Join John McWade for an in-depth discussion in this video Photos and illustrations, part of Learning Graphic Design: Presentations.
- An illustration is good for showing things that a photo can't. A cut away drawing, for example, like this garden stream. You'll need to make it visible for those in back so zoom in. And you'll need to make it understandable, so guide your audience around with captions that build one at a time. Or you can just use your laser pointer. Drawings can be complex and still be understandable if you zoom in and guide your audience step by step.
Photos are real life. There's almost no substitute. If you have a real product, show it. If you have a place, show it. If you're talking about people, show them. Nothing is better at this than a photo. If you use a photo as clip art or metaphor, take care that it doesn't look cheesy. We're very good at spotting fakes. Instead of this, use this. Photos are rectangles and therefore interact with the rectangular slides so place them carefully and intentionally in the middle of a slide or obviously off to one side.
These photos leave phantom frames. Running the photo full width or full height eliminates the frame and gives you clear zones for copy. This is a very clean look. A full bleed is the most like real life. It's immersive. Try to avoid placing a photo in the corner because this leaves you an oddball shape to deal with. If for some reason you must, you might darken the background to lower the contrast so the edge is less visible.
But don't do this for just one slide if it breaks a pattern you've established. And avoid misaligning photos in the middle, unless you're making a scrapbook. Whenever possible, keep words off of your photos. Often you can just talk while showing a photo on the slide. If you need both together on a slide, design a clear layout for your words that you can then repeat. If you absolutely must put copy atop a photo, make is as short as possible, as big as possible, and find the clearest most open space possible.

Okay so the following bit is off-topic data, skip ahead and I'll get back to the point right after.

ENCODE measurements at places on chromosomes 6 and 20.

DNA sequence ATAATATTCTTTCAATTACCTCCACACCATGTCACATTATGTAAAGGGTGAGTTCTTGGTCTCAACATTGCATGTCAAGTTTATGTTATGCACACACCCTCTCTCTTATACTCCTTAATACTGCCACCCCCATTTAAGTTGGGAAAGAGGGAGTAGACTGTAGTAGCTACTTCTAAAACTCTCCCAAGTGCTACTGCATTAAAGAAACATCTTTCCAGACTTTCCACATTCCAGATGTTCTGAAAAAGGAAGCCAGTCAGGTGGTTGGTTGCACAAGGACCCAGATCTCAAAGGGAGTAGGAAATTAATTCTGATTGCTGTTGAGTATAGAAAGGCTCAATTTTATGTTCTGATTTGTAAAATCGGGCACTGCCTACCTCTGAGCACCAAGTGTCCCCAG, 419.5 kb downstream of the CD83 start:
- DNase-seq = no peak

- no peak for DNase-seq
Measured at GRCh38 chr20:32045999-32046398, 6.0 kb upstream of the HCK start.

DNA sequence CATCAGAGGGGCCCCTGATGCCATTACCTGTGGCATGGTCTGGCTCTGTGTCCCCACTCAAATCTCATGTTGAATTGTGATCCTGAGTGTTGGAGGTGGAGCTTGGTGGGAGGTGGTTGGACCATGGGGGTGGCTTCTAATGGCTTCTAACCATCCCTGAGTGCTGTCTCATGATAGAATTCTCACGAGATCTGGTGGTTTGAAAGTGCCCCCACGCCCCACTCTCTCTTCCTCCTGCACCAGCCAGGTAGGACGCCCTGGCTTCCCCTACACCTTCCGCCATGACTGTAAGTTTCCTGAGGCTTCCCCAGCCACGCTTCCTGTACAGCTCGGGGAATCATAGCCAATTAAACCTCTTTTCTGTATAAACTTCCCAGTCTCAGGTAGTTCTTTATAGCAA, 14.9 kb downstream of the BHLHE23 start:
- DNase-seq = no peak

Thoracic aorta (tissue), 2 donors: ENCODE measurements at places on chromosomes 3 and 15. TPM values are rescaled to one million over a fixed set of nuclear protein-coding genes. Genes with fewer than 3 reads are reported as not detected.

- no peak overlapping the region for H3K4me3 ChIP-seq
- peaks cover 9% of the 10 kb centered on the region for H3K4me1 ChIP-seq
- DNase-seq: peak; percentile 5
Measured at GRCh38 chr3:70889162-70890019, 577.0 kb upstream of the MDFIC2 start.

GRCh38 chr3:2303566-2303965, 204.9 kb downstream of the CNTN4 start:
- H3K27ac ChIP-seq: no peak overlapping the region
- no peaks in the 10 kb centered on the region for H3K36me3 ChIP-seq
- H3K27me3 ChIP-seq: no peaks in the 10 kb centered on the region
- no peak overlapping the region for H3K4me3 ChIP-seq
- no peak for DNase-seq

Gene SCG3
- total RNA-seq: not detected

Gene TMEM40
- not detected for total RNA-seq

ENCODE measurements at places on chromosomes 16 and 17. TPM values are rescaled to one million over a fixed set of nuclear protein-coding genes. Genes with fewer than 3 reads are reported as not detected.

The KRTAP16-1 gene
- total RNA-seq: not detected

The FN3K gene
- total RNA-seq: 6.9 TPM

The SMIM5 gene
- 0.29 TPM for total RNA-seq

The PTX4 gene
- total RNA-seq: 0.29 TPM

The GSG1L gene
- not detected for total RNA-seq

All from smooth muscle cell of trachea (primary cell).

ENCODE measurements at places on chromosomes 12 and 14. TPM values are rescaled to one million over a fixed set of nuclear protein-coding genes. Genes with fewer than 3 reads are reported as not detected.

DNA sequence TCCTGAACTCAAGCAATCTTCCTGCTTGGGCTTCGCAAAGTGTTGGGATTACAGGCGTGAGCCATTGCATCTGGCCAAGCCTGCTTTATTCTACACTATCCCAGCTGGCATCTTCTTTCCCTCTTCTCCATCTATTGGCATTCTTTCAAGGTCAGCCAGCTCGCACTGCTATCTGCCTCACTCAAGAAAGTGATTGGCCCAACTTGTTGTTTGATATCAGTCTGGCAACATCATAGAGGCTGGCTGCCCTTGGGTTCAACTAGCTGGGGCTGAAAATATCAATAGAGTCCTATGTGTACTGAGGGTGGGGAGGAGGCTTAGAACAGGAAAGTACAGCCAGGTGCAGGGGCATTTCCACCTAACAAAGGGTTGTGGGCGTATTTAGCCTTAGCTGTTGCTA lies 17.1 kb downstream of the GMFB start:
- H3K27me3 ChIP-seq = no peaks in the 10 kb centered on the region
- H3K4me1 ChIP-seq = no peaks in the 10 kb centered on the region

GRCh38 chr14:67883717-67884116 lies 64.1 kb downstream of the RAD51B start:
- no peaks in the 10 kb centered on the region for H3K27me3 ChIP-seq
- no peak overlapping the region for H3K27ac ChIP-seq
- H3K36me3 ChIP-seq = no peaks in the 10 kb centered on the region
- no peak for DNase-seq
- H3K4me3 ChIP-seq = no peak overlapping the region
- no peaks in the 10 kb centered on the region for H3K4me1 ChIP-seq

This will be very difficult to sustain over a series because you don't want your word jumping around. In no case, though, should you add an outline or a shadow to your type in an effort to make it more visible. This is often done, but it's never attractive and it always looks like a work around. It also creates unintended difference. You want words in photos to be clear and consistent.
So design from the start with that in mind. If you can picture your product against an empty background, do it. It looks great. It clears away every possible distraction so all eyes can focus on your product. It's like a picture hanging on a museum wall. It's the only thing there to look at. And it eliminates those rectangles and their interactions. And finally, it goes without saying that your photos should be high quality.
Clear, well composed, well lit. If your presentation is important, it's not a place for blurry, dull, funny color, shadowy photos. If you don't have a good photo, don't use one.
Good presentations take time and thought. Design is too important to leave to a computer! Use these techniques to make personalized, thoughtful presentations that both educate and inspire.
- Putting data in a story form
- Using a simple background
- Choosing the right typeface
- Incorporating charts, photos, and illustrations
- Connecting emotionally with your audience